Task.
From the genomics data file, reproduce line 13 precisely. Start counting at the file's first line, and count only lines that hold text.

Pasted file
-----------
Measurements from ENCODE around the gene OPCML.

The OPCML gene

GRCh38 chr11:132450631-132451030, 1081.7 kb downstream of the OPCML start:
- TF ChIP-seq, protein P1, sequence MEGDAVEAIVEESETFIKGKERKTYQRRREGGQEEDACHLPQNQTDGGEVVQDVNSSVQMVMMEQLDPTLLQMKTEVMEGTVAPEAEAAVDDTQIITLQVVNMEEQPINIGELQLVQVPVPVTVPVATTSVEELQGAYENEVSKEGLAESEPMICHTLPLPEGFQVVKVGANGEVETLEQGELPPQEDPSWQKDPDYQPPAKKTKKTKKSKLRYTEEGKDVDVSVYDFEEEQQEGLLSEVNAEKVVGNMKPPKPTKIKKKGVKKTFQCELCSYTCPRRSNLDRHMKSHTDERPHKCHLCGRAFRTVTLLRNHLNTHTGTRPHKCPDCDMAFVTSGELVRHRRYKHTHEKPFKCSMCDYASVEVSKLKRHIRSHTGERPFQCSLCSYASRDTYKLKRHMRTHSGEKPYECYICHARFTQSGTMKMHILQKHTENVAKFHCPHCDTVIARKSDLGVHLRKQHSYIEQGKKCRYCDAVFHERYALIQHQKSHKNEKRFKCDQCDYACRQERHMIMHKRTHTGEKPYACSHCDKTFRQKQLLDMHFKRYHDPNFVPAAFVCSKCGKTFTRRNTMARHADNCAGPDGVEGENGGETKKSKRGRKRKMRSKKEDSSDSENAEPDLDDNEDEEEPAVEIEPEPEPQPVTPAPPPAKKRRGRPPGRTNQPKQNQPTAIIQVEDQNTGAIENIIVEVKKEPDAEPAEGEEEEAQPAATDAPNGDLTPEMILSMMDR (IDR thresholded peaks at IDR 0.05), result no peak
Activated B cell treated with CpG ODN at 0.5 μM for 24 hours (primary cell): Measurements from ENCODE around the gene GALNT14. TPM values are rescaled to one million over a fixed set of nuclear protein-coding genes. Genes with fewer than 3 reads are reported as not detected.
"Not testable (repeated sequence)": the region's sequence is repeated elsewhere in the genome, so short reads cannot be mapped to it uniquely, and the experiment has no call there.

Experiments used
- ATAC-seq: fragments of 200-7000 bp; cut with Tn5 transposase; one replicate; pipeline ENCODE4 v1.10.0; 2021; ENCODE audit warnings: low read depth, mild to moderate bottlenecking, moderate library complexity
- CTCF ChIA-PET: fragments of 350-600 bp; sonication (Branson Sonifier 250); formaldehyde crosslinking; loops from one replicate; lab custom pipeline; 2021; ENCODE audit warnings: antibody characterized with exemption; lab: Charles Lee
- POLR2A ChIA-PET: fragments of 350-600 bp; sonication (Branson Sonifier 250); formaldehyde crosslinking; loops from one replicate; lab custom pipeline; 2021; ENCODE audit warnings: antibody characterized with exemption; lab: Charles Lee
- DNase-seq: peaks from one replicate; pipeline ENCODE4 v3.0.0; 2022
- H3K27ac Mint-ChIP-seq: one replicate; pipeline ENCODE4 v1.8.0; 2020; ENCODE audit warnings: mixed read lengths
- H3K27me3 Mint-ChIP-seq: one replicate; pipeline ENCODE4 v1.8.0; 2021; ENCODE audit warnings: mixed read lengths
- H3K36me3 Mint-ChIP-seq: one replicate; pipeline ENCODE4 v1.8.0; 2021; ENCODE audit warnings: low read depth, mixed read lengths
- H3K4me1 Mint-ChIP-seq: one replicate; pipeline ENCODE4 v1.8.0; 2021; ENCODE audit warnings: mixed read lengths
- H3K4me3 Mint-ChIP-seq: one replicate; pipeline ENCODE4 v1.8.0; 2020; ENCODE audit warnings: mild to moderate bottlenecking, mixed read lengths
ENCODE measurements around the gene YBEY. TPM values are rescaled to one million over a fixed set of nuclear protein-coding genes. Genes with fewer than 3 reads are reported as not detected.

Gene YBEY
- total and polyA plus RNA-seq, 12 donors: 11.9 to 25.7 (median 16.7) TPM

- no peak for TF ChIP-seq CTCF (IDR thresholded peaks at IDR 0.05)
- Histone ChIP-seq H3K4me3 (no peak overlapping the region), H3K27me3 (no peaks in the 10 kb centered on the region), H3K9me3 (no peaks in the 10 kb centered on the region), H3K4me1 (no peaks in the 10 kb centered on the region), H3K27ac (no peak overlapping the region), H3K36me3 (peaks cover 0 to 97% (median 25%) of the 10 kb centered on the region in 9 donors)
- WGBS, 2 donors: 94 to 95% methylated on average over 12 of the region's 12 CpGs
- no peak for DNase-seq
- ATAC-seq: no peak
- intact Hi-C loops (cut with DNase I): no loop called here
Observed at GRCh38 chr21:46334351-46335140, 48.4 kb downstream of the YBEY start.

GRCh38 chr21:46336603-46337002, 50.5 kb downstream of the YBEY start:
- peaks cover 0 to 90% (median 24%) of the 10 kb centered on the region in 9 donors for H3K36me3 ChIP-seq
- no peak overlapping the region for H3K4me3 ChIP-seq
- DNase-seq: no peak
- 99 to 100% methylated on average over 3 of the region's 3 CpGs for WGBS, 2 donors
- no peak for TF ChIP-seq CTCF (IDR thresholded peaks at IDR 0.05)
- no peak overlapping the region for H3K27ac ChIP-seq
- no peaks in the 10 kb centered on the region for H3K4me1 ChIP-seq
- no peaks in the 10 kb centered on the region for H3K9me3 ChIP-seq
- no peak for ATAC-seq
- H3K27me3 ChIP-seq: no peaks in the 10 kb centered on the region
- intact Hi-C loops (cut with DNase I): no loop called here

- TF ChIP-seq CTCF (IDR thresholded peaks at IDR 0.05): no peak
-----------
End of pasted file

- H3K27me3 Mint-ChIP-seq: one replicate; pipeline ENCODE4 v1.8.0; 2021; ENCODE audit warnings: mixed read lengths